More often than not, I am asked what is the future of chemical engineering, now that the world is going green? A more appropriate question should be, what is the future of the fossil fuel energy sector, now that the world is going green? Chemical engineering is so much more than petrochemicals, however, the vast majority of the population only associate chemical engineering with oil and gas.
While this is understandable, as “chemical” is in the name, it can sometimes lead to negative feelings towards chemical engineers, especially from environmental activists. So here we will look at the extensive range of different industries and discuss what we expect their future will be in terms of job prospects and growth.
What Chemical Engineers Can Do
A quicker question to ask is what can chemical engineers not do? As most of the things we enjoy on a daily basis have at some point gone through the hands of a chemical engineer. While not directly through, but undergone some process that was designed by a chemical engineer.
We know that chemical engineers are renowned for working within the oil and gas sector, but what other industries would you find them in? Well here is a list of just some of the industries that look specifically for chemical engineers, and some of them will surprise you!
- Food & drink
- Green energy production
- Plastics & materials
- Government research
- And more…
So you can see we are not limited to just oil and gas, we have such a diverse range of skills that regardless of the future of oil and gas, chemical engineers will continue to be a prospective career path.
Let’s take a look at some of these in more detail to get a better idea of what a chemical engineer can bring to the table.
The Energy Sector
We will start with the elephant in the room, and talk about the energy sector first, as chances are this is the reason you are reading this post.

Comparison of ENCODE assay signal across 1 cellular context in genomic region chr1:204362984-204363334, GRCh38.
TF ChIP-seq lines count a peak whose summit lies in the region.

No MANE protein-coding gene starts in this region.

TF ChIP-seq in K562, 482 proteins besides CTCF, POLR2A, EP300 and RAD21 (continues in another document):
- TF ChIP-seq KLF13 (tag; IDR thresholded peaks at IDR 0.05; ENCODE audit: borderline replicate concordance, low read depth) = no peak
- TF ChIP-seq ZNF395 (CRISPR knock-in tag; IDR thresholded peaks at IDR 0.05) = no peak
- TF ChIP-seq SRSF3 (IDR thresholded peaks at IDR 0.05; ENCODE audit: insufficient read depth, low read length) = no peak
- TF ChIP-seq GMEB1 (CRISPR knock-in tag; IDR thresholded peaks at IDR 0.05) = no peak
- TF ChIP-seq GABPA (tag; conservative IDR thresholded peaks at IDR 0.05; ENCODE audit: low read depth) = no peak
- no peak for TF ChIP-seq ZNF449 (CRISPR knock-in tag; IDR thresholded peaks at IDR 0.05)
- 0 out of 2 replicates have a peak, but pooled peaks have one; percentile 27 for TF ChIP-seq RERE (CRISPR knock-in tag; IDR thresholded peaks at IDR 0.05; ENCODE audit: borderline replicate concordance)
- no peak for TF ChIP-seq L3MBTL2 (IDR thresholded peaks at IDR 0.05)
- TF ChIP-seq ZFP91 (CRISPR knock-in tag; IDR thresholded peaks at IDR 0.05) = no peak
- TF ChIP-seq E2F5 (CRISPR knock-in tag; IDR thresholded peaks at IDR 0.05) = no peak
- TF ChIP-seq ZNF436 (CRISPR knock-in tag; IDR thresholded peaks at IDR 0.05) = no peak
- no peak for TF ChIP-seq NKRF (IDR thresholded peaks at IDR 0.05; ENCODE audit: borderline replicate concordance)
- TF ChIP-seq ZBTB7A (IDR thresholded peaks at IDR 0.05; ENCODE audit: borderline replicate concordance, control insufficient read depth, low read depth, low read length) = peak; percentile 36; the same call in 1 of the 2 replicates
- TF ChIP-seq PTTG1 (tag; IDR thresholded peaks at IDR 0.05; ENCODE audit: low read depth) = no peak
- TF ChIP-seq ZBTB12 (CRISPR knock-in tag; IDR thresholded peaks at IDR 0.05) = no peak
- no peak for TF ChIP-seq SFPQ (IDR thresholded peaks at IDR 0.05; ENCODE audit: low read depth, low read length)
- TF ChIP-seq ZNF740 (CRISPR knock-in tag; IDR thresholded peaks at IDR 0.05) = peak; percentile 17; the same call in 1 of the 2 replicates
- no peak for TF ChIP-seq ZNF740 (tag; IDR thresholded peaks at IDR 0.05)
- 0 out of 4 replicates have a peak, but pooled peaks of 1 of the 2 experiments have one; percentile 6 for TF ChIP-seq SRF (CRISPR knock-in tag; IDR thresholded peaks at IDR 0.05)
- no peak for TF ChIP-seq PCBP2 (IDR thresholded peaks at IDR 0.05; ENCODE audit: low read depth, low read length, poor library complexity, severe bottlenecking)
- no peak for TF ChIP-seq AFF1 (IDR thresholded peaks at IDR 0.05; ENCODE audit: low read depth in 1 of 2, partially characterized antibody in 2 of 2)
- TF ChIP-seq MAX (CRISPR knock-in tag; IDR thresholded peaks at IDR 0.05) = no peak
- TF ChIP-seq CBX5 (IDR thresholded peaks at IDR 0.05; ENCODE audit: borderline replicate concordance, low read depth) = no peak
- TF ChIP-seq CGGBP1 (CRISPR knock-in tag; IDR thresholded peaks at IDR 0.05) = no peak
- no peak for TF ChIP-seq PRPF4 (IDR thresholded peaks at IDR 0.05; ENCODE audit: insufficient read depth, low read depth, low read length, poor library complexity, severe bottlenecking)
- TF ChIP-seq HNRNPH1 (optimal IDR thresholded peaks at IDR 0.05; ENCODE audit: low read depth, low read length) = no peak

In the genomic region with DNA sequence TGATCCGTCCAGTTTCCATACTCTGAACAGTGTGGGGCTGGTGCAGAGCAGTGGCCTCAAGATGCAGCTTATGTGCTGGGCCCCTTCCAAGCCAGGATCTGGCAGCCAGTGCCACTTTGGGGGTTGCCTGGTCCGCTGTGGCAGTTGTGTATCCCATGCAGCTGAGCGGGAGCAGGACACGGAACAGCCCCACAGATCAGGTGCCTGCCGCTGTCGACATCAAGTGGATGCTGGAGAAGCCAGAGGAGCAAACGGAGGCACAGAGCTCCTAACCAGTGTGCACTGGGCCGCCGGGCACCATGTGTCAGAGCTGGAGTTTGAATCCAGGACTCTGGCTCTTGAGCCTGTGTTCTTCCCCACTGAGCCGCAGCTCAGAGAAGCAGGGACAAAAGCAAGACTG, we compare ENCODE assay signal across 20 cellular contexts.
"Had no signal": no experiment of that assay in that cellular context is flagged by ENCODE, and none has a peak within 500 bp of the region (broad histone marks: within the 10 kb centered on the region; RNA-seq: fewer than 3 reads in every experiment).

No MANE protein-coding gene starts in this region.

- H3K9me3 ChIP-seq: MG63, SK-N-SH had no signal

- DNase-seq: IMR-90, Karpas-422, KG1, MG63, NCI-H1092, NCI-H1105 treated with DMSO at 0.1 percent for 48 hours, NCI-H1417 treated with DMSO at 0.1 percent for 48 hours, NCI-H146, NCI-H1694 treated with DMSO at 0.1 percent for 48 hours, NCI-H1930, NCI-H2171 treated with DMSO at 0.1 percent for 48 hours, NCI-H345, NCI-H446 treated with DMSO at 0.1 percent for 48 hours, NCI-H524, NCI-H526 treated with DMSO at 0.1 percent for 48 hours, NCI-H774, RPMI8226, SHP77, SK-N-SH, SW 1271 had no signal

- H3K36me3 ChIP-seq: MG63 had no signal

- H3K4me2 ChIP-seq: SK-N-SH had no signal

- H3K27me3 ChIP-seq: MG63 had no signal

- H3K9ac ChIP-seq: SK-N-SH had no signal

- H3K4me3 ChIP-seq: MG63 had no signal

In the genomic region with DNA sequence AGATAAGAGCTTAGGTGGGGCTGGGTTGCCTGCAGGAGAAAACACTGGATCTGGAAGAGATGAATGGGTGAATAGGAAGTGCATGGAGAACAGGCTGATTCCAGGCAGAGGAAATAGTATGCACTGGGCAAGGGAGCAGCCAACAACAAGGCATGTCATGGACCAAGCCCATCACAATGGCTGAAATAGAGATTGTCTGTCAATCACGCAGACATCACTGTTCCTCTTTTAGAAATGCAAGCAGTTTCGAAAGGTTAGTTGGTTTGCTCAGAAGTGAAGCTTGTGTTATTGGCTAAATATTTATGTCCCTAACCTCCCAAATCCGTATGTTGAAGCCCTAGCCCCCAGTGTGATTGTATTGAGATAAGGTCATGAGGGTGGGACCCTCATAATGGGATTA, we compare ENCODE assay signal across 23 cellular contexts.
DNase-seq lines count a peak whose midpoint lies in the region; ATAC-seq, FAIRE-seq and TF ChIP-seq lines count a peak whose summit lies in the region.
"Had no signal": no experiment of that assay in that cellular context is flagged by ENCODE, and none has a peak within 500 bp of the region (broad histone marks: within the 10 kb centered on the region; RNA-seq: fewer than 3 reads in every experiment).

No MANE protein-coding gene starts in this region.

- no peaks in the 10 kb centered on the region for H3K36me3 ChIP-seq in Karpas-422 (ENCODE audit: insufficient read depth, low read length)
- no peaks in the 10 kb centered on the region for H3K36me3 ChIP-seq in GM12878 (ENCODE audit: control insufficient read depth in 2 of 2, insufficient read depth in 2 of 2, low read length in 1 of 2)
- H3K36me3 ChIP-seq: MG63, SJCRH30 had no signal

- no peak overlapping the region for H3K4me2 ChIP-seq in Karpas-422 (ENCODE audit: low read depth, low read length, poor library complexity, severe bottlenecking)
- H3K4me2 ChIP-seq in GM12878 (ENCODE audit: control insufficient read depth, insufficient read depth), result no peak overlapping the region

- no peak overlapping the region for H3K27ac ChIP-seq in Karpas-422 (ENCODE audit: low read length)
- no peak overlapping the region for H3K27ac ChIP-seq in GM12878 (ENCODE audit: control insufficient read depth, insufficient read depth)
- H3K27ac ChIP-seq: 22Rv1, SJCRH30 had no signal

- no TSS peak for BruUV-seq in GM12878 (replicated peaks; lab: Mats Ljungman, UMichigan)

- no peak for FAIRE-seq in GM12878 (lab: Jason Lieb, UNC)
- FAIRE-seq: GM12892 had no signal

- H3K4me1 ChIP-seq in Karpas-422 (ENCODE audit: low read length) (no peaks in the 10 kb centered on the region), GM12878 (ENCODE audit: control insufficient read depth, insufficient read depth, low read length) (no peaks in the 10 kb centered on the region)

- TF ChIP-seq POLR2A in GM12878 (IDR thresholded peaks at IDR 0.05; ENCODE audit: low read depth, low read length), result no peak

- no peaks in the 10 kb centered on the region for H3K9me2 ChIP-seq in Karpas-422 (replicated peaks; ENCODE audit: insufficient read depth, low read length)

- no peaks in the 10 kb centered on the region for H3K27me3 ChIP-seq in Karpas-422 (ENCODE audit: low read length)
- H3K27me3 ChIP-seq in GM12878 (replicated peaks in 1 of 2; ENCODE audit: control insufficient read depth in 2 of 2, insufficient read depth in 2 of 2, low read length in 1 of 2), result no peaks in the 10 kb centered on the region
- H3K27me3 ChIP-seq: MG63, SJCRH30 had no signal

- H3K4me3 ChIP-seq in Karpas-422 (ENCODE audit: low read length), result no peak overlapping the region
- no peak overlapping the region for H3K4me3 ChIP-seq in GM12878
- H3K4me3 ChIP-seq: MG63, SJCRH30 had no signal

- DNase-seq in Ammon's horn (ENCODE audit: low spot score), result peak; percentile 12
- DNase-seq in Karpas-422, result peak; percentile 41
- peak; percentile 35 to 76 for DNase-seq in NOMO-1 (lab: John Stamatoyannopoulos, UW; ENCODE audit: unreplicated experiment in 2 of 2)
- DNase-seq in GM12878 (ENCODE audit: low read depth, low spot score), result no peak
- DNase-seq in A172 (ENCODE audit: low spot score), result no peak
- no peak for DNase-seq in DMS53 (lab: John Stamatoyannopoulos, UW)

As the world shifts from relying solely on fossil fuel-derived energy, the prospects of graduate chemical engineers entering the petrochemical industry seems counter-intuitive, however, this would be a misconception. The ambitious goal of going net-zero by 2050 is one that poses significant challenges, which you can read more about in our dedicated post about net-zero emissions. These challenges are hugely influential in determining the future of oil and gas.
The transition from oil and gas to green technology such as solar, wind, wave, biofuel, and so forth, will not happen overnight. This means we are going to be reliant on oil and gas for the next few decades to maintain our ever-growing energy demands. This highlights that the claims that chemical engineering is “dead” is absolute nonsense.
The other claim is for graduates not to enter the petrochemical industry as “you will be unemployed by your 30s”, this is nonsense as well. The major oil and gas giants; BP, Shell, Total, Esso, etc all know the shift in skills is coming, so appropriate training and retraining programs are being developed to help transition the current engineers into the renewable energy sector.
So despite what environmental activists will say, oil and gas is here to stay for some time, in order to supply us with the energy needs to power our cars, heat our homes, and carry out our daily life tasks.
The Pharmaceutical Sector